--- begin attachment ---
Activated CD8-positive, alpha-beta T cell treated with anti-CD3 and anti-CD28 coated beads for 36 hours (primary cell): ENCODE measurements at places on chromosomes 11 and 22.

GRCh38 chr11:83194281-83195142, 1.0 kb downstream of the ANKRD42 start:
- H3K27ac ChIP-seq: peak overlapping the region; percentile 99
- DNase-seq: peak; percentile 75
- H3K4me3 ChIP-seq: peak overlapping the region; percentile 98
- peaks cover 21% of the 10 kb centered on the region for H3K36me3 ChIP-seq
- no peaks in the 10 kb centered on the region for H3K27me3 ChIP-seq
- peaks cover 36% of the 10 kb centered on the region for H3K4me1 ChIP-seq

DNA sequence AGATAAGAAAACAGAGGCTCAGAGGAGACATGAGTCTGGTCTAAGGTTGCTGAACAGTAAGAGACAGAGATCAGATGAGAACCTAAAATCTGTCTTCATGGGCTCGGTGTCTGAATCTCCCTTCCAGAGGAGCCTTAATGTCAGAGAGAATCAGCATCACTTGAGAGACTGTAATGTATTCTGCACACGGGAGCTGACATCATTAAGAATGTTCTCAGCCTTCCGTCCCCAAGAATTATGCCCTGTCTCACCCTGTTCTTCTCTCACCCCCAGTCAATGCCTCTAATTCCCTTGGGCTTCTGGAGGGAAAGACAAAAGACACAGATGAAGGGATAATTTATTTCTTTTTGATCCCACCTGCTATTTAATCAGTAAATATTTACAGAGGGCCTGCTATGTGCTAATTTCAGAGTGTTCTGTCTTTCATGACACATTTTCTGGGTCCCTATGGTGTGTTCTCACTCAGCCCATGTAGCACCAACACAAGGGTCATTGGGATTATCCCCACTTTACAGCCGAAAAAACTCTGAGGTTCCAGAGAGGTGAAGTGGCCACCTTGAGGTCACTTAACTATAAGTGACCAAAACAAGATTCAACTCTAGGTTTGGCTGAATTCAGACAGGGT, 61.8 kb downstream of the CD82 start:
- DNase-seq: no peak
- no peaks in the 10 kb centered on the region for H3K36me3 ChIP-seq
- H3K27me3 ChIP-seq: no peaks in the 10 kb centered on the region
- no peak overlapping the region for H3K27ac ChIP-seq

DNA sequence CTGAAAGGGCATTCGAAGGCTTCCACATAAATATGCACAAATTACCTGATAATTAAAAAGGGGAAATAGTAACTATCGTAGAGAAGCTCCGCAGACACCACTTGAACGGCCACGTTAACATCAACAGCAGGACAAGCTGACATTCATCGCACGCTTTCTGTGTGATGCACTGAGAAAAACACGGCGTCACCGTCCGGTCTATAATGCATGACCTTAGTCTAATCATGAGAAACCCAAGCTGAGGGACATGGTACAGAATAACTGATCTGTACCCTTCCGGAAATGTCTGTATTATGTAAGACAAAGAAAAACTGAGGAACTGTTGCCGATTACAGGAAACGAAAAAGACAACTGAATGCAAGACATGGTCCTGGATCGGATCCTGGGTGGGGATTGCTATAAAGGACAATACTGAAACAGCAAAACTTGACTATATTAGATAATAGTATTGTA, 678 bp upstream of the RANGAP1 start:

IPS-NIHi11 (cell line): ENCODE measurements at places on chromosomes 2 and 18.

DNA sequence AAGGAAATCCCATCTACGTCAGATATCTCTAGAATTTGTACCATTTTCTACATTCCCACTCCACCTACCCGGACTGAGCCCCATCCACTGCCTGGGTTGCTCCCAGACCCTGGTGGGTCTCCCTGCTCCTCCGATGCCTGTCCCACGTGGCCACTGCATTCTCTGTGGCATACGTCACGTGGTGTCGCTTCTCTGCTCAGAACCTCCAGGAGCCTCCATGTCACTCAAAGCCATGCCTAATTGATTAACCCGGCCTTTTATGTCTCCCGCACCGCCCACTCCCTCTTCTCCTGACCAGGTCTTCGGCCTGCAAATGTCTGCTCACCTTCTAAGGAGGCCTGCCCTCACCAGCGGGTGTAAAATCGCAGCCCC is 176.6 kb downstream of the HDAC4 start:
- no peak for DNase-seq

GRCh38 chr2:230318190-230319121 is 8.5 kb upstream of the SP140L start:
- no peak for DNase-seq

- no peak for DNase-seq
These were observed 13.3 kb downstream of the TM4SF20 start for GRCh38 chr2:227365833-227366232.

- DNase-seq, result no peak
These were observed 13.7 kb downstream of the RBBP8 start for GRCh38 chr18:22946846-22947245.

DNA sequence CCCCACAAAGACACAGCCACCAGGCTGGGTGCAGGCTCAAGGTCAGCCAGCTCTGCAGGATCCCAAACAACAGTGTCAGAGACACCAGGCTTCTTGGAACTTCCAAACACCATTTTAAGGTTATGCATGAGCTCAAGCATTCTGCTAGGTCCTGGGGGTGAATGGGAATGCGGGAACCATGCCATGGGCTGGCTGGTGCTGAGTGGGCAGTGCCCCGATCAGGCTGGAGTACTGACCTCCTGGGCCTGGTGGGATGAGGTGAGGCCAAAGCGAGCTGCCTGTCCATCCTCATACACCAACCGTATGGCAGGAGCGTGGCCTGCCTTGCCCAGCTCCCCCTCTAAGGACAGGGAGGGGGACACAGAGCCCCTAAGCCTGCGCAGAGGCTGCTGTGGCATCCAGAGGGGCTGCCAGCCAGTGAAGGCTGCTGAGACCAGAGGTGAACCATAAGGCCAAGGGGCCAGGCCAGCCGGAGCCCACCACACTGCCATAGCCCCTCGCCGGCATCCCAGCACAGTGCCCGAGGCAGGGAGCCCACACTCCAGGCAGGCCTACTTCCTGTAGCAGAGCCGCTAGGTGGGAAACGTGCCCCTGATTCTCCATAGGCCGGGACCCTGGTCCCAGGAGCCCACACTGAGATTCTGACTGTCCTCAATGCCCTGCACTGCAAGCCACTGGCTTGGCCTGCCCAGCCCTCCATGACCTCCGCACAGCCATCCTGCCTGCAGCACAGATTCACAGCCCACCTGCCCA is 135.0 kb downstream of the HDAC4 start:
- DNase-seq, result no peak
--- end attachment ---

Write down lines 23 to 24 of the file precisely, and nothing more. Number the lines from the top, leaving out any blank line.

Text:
These were observed 13.7 kb downstream of the RBBP8 start for GRCh38 chr18:22946846-22947245.

DNA sequence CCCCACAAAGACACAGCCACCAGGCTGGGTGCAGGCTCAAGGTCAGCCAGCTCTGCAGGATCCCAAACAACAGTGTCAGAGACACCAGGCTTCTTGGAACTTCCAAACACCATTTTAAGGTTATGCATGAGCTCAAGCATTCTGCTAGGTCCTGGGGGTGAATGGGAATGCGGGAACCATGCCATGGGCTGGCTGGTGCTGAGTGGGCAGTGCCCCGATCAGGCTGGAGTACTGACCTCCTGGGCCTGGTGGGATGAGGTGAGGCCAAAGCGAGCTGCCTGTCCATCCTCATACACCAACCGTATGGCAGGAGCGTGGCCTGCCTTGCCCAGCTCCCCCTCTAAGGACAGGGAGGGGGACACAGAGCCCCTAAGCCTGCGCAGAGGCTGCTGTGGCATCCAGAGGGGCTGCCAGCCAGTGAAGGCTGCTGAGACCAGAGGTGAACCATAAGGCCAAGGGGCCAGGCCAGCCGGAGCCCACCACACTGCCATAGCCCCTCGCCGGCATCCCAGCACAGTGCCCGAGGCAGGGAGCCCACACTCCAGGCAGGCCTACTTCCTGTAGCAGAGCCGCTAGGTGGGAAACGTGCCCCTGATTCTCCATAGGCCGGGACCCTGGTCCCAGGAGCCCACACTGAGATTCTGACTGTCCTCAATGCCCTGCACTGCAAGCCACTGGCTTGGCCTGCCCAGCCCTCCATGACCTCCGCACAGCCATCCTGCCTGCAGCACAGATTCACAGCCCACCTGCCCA is 135.0 kb downstream of the HDAC4 start: